1879-1944 | Naissance: | Arrestation: | Résidence: ,


Photo of Meier/Maxime (on the right) and his daughter Ida (on the left), during the war. Source: the Shoah Memorial in Paris

Maxime Silbermann, who was also known as Meier Löb Silbermann, (the spelling differs between documents: Meier, Mayer, Meyer) was born, according to the information we have, either on October 17, 1879, according to an official record, or on September 16, 1879 (as mentioned in a letter from his daughter Ida, written on October 4, 1945, and in some civil registry records), in Moscow, Russia.

His father was called Abraham Harisch Litmaroff Silbermann and his mother was Iti Abramoff.

A chemical engineer with Russian citizenship, he arrived in France in 1899. At the time, he was considered a “foreigner engaged in an industrial profession”. According to his “card for foreigners engaged in a commercial or industrial profession” he was a “chemical and oil products employee”. This card also served as official proof of identity.

We believe he met his wife, Clara Libermann, who was a Romanian citizen, after he arrived in France. They were married on March 23, 1911. They had a son, Henri, born in Paris on July 7, 1912, and a daughter, Ida, born in Bellerive, in the Allier department of France, on June 3, 1918.

HIs wife Clara died before the war, on December 1, 1937, in Paris.


Page 1 of the request for political deportee status

Henri was arrested on July 21, 1944 at Saint Didier du Mont d’Or in the Rhône department of France, under the name Henri Chevalier. He was deported to Auschwitz on Convoy 78 on August 11. He died in the Mauthausen camp in Austria on March 18, 1945.

In 1939, according to the records, Meier was living at 28 rue du Château d’Eau in Paris.

On June 28, 1944, Meier, now known as Max, was at his home at 274 rue Créqui in the 7th district of Lyon, together with his daughter Ida, when the Gestapo came to arrest them as a result of a tip-off. They give their names as Maxime and Irène Sicard.

They were taken to the Fort de Montluc, a jail in Lyon, where they stayed from June 28 to July 23, and then transferred to Drancy, where they were held until July 31, the date on which Convoy 77 set off for Auschwitz.


Page 3 of the request for political deportee status: Information about the arrest, how it happened, the internment and the deportation.

A receipt issued when Max arrived at Drancy camp states that he had on him the sum of 32,650 francs, a gold cigarette case and some jewelry, including a gold and diamond ring.


Receipt from the Drancy camp search logbook. Source: the Shoah Memorial website

Convoy 77, which was one of the last to leave Drancy, took them to Auschwitz. The transport was made up of 986 men and women and 324 children. Over 75% of the deportees were under the age of 50, and 125 were children under the age of 10.

When they arrived in Auschwitz, Max and his daughter were separated as soon as they got off the train; Max was taken away in a truck, as were many other people, while Ida and some of the others were taken into the camp on foot. Each person was given an identification number: Max was number 6865.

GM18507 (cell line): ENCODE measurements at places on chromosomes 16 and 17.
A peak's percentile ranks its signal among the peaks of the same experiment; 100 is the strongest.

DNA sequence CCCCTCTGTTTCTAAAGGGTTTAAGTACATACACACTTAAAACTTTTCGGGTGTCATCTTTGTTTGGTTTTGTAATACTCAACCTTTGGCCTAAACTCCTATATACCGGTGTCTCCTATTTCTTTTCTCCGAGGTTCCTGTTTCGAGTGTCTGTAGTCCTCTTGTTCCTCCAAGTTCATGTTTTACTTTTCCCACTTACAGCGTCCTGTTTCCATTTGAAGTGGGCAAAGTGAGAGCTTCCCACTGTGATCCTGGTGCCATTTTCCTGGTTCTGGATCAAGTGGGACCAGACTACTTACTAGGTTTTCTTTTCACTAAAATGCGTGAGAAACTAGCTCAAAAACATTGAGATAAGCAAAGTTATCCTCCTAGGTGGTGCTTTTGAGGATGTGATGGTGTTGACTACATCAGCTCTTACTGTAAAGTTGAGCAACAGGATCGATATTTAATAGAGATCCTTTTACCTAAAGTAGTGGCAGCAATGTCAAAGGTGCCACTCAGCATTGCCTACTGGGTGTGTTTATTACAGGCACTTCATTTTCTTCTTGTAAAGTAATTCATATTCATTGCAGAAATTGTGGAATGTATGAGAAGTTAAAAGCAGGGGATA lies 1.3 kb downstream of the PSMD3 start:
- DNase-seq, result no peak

Max and all the people with him were killed as soon after they arrived in Auschwitz. The SS only kept people who were fit to work. They put the weak and less able people into trucks without telling them that they were about to be executed in the gas chambers. Max’s official date of death is August 5, 1944.


Page 2 of the request for political deportee status

All this information is available today thanks to his daughter Ida, who survived and sought to find out what had become of her father and brother.


Ida’s letter of October 4, 1945

In her letter of October 4, 1945, Ida describes her father as a man of medium height, with dark eyes and silver-white hair. She then submitted another, more formal request to the Ministry of Veterans’ Affairs on July 21, 1949, in which she requested the “correction of the civil status of a “non-returned person”. This led to the issue of Max’s death certificate on October 14. 1949.

His daughter also requested that Max was recognized as having been a “political deportee” (meaning that he was deported for political reasons). As a result, he was awarded compensation of 12,000 francs, posthumously, which Ida, as his heir, was able to claim.

Sources :

  1. Various records kindly provided by the Convoy 77 project team.
  2. Photos and search log receipt, the Shoah Memorial website.


The 11th grade students from the Hotel and Catering Trades vocational baccalaureate course at the Alexandre Dumas vocational school in Cavaillon, in the Vaucluse department of France, with the guidance of their literature and history teacher, Catherine Ramirez, and their teacher and documentalist, Fabienne Appy.

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